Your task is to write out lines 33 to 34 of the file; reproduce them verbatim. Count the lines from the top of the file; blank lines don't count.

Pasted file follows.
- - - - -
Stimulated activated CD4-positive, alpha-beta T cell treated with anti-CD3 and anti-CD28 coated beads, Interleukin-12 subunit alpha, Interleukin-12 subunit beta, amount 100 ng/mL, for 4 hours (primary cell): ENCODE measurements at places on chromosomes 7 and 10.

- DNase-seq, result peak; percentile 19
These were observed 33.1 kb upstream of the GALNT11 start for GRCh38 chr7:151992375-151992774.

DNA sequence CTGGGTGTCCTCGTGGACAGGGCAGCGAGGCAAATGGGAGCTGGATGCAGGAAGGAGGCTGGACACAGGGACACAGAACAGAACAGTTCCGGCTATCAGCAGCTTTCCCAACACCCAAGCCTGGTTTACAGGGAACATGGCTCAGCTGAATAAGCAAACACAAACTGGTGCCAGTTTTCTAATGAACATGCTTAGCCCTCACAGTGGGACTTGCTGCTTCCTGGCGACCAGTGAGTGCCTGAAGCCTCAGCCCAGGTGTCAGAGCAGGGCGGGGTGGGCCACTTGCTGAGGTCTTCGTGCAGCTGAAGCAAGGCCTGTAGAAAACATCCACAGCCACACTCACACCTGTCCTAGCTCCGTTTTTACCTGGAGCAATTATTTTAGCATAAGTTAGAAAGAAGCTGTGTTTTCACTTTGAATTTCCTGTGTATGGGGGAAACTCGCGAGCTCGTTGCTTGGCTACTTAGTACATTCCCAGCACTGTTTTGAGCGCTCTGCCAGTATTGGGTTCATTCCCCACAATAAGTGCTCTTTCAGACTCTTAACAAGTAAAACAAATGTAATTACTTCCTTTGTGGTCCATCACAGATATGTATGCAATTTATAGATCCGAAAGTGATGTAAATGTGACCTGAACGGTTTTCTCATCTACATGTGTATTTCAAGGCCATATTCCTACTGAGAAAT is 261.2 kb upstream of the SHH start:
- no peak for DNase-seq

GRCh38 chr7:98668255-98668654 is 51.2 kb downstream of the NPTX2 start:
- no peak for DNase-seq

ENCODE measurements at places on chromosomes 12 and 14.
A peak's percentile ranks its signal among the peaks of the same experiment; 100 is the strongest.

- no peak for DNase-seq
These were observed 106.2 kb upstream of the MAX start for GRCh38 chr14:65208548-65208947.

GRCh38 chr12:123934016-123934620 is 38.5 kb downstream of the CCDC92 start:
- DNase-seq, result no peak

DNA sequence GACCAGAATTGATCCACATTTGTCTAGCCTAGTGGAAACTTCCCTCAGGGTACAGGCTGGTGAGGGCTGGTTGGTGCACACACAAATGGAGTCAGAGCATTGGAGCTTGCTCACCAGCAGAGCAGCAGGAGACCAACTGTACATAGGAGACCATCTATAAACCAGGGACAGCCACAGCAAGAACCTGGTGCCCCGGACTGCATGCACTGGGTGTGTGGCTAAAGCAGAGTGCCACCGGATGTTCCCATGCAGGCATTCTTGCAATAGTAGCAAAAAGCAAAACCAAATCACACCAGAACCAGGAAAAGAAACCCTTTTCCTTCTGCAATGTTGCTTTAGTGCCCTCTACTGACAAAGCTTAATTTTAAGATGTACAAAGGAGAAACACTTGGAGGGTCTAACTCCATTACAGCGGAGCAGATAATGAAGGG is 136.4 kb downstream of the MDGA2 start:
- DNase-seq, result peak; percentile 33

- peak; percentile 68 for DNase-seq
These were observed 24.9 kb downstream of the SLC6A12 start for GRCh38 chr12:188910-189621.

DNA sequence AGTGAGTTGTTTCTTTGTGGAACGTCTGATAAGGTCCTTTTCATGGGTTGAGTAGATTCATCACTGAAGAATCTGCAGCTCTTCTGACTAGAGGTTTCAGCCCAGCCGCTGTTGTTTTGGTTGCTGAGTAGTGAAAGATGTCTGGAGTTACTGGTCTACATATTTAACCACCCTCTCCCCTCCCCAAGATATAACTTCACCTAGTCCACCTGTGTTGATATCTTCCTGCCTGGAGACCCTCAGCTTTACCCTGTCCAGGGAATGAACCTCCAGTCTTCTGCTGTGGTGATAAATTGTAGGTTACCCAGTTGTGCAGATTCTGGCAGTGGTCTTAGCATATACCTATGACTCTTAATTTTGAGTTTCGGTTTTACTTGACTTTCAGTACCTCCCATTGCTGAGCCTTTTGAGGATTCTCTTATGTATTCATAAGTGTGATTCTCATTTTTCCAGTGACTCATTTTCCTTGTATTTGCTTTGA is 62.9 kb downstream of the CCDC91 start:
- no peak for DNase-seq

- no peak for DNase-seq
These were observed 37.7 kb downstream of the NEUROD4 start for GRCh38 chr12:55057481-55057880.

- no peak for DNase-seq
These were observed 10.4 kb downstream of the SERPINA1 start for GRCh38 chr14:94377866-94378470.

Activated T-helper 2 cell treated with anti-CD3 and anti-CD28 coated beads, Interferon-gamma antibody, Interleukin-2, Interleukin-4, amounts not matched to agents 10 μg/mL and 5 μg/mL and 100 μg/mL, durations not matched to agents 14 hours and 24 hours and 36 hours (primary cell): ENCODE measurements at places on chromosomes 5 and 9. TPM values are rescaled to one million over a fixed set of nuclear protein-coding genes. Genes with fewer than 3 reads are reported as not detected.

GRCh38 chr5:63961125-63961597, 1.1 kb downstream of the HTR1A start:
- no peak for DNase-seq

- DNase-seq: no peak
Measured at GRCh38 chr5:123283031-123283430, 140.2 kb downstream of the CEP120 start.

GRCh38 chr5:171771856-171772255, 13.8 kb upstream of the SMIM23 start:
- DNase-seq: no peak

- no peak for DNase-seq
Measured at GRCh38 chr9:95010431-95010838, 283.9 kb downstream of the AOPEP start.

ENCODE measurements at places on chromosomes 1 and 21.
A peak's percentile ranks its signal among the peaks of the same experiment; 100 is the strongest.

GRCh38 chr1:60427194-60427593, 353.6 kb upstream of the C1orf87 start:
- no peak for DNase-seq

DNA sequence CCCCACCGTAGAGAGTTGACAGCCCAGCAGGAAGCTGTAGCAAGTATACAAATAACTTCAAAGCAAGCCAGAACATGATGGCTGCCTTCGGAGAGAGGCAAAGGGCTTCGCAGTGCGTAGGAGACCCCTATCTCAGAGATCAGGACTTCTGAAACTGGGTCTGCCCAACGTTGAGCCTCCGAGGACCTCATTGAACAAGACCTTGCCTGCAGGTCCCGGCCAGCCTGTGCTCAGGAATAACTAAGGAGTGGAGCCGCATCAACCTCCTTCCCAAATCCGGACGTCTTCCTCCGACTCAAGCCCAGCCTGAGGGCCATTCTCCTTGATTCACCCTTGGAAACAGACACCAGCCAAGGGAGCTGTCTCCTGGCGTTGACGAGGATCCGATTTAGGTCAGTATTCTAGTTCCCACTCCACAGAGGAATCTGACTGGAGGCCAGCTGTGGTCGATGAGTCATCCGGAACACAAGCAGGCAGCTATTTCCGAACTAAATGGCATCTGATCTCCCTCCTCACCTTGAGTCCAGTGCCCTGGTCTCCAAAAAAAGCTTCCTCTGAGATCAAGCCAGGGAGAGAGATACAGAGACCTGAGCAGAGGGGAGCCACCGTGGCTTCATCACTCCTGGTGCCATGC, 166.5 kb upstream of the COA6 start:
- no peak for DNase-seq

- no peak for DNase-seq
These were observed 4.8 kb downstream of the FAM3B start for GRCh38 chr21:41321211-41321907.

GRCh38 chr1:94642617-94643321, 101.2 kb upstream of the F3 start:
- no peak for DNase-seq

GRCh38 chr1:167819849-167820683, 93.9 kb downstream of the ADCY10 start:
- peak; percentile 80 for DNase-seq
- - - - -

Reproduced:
ENCODE measurements at places on chromosomes 1 and 21.
A peak's percentile ranks its signal among the peaks of the same experiment; 100 is the strongest.